6. Hijab means more than just covering the hair; it refers to the general code of modesty as outlined in the Holy

Qur’an. Showing off one’s beauty depends on the cultural context we live in. There are many parts of the body that are used for showing off beauty across all cultures and these are realities of our human condition not just culture. Hair is recognised by many scholars of Islam, as well as other scholars across the world, as one of them. To be sure that you are not showing off your beauty as a woman, Muslims are required to cover up these areas appropriately.

7. Wajib refers to obligatory, compulsory work which Muslims are compelled to do to enable them to earn an honest living. Haram is work that is forbidden to do, is sinful and against the teachings of Islam. Harus is proper and optional, like doing work that needs to be done. Sunnah is doing things to emulate Prophet Muhammad, like growing a beard or wearing clothes to cover body parts. Makruh is unclean and forbidden and should be avoided. Halal is permissible and Shariah compliant.

8. Ethnocentrism is a stage where the individual assumes that his/her view of the world is essentially central to reality. The first stage of Denial starts when we do not recognise cultural differences, followed by Defense when we recognise some differences, but sees them as negative, and then Minimisation, that is, when we are unaware of our own projection of our own cultural values and see them as superior to others.

Ethnorelative is based on the assumption that cultures can only be understood relative to one another and that a particular behavior can only be understood within a cultural context. It moves from Acceptance when we shift perspectives to understand that the same ‘ordinary’ behavior can have different meanings in different cultures, to Adaptation when we can evaluate other’s behaviour from their frame of reference and can adapt behaviour to fit the norms of a different culture and finally Integration when we can shift our frame of reference and also deal with resulting identity issues.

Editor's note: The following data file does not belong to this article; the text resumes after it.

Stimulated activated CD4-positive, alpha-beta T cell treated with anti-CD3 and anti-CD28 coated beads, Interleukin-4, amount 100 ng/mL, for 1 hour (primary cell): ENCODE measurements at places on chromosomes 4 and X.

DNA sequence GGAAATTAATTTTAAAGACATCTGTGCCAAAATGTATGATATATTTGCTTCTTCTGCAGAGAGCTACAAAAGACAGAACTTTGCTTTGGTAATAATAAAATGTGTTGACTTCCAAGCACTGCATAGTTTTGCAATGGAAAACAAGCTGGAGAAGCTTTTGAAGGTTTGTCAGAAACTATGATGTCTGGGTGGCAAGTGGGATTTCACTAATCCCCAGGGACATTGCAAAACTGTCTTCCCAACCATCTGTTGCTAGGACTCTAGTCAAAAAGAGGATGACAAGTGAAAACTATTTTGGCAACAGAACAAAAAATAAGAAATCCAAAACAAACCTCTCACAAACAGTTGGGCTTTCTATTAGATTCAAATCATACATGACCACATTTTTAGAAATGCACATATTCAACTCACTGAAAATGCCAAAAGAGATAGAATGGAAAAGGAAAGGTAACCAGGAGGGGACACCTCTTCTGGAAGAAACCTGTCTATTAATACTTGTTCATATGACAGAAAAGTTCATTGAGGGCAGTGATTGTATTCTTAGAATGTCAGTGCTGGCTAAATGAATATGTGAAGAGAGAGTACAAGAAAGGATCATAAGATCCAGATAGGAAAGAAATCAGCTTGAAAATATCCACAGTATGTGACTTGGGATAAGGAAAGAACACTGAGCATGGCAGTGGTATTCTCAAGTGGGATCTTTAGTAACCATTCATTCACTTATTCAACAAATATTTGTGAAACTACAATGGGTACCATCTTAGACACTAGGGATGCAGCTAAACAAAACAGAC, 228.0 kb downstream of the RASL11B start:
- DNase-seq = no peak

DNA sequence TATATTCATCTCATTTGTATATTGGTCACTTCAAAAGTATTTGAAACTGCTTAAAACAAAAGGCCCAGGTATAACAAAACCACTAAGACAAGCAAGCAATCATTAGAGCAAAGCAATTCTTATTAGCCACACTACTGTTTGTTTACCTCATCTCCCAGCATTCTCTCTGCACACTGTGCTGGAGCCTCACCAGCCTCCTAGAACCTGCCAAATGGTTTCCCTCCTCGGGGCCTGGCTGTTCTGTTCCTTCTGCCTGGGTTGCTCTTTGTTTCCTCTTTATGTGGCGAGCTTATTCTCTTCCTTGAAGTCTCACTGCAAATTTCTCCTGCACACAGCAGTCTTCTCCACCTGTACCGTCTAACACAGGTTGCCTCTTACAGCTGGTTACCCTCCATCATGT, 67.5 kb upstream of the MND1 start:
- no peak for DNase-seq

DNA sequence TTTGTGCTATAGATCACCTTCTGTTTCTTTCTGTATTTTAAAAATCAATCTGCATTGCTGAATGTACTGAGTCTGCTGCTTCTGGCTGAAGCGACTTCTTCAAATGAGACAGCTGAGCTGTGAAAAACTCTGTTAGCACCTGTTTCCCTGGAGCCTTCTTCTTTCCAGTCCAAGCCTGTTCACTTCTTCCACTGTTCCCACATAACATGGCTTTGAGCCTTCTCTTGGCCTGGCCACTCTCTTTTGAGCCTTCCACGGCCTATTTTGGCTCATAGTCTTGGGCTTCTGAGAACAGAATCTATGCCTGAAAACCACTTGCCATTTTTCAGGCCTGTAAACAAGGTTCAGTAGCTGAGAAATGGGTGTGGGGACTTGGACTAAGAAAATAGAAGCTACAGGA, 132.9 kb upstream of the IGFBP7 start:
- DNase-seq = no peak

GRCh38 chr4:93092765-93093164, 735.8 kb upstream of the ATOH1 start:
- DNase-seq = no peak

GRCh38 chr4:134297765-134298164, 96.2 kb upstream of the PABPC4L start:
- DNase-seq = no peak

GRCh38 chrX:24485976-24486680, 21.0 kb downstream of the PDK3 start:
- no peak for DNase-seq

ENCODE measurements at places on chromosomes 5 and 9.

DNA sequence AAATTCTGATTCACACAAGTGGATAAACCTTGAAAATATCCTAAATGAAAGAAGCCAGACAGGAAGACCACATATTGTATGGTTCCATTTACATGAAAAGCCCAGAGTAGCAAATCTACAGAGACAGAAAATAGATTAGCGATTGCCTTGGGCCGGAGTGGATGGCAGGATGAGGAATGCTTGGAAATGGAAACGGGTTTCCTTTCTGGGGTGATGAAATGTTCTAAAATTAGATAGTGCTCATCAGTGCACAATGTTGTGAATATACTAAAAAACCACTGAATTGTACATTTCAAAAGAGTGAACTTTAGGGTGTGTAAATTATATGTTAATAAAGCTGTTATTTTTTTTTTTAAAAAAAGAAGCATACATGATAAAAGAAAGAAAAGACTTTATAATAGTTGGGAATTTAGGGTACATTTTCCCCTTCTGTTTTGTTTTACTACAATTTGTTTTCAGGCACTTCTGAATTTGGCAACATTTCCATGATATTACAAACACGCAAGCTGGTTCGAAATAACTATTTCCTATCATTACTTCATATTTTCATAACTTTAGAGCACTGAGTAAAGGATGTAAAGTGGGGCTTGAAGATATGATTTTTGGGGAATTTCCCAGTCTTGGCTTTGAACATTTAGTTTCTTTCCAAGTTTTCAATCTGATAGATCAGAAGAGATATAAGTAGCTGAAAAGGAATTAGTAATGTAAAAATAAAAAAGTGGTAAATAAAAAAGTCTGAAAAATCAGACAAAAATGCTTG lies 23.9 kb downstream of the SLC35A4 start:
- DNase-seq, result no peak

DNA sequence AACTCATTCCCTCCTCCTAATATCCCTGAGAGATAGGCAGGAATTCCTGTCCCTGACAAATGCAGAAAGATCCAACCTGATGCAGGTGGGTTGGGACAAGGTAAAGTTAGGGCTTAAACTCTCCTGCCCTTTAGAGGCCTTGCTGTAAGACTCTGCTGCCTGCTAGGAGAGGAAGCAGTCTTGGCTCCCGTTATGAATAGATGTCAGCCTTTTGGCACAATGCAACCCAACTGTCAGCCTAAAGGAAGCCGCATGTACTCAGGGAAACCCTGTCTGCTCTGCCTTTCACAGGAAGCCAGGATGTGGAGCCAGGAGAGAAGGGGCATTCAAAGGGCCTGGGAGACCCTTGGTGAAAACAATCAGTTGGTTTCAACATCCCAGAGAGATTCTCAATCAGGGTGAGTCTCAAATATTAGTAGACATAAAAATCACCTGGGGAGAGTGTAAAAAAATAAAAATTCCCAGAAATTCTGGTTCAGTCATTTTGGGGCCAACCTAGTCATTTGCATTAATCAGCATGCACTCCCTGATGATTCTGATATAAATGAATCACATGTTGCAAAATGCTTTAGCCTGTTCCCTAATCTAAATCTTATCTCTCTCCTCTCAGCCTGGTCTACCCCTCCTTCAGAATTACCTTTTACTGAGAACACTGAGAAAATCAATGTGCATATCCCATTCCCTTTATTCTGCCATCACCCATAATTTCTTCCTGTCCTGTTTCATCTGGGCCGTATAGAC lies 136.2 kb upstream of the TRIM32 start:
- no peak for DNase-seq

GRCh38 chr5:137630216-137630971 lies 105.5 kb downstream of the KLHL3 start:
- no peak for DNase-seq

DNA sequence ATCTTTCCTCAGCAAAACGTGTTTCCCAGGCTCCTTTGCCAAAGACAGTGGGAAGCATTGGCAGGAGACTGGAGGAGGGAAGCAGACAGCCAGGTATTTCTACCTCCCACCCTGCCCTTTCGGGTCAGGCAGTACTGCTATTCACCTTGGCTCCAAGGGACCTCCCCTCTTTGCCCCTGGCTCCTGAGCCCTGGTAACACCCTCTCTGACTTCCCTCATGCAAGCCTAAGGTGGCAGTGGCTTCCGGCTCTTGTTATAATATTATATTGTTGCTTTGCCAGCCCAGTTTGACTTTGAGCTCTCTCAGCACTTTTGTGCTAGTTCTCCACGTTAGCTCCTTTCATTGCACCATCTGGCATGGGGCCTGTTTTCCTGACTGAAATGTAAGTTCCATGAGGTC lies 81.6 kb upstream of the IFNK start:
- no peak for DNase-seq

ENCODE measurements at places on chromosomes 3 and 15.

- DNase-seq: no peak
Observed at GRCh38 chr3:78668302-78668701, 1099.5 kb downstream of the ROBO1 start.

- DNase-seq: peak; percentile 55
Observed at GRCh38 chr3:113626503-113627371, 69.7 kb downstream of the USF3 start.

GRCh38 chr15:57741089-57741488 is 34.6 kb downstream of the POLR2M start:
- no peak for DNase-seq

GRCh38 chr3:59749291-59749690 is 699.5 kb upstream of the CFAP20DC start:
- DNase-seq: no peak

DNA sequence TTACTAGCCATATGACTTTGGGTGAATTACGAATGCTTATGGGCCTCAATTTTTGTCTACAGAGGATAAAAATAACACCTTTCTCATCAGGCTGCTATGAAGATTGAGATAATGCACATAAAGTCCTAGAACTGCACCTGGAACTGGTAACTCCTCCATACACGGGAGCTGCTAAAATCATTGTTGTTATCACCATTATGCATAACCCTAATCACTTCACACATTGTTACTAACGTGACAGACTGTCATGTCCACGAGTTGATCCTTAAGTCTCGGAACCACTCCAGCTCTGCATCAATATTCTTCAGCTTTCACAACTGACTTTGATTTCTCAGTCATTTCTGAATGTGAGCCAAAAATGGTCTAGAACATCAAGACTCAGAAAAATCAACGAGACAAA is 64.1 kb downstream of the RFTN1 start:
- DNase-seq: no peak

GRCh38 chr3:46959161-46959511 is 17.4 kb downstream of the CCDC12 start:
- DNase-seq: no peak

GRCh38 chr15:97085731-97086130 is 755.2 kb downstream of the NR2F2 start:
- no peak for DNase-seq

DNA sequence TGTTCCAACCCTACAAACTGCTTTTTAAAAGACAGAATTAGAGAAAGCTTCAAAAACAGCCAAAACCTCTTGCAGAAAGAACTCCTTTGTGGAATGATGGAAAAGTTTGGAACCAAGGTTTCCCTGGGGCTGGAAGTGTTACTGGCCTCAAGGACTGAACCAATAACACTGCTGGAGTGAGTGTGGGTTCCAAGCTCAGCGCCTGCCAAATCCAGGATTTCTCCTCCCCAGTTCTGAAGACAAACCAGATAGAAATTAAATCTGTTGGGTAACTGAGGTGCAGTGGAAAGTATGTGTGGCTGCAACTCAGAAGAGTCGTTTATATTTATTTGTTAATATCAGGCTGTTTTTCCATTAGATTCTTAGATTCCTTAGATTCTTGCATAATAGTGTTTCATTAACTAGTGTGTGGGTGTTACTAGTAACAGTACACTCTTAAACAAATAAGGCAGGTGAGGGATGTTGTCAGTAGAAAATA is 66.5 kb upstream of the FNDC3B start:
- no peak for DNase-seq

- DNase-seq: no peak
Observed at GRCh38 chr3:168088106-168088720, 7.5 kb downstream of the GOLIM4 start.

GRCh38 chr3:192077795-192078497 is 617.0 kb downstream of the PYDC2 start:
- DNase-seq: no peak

9. Universalism means when cultures believe in the primacy of rules and people spend much time negotiating the details of contracts because they believe it is important that the rules be clearly defined. Particularism looks at cultures with rules that are contextual. They do not believe that contracts need to be detailed, since actions will naturally be determined by the situation of the moment, rather than by whatever might be written on a piece of paper.



Andaya, Barbara Watson and Andaya, Leonard: A History of Malaysia. (2001 Basingstroke: Palgrave)

Asma Abdullah, Going Glocal (1996, Malaysian Institute of Management, Kuala Lumpur) Asma Abdullah, Understanding Multicultural Malaysia. (2000 Pearson Prentice Hall, Malaysia) Sunday Star, February 2, 2014.

Department of Statistics, Malaysia, Population and Housing Census, Malaysia 2010, available at: iew=article&id=1215&Itemid=89&lang=en.

Halimah Mohd Said & Zainab Abdul Majid, Images of the Jawi Peranakan of Penang (2004, Universiti Pendidikn Sultan Idris)

Hood, Salleh, Peoples and Traditions (2006:Archipelago Press, Singapore)

Milner, Andrew, The Malays. (2011:Wiley Blackwell, Malaysia

Mohd Azizuddin Sani, Islamization Policy and Islamic Bureaucracy in Malaysia, Trends in Southeast Asia. (2015, ISEAS Publishing, Institute of South East Asian Studies, Singapore)

Siddique, Sharon. “Some Aspects of Malay Muslim ethnicity in Peninsular Malaysia”, in Contemporary Southeast Asia, (1981), 3,1,76-87

Dr Asma Abdullah is a freelance consultant and facilitator. She lectures on Cross Cultural

Management, Training and Development and Organisation Development at Putra Business School, Serdang. She worked for 22 years in Human Resource in an American MNC and now conducts training for both public and private organizations on Malaysian culture and management.

She can be contacted at

712 views0 comments


bottom of page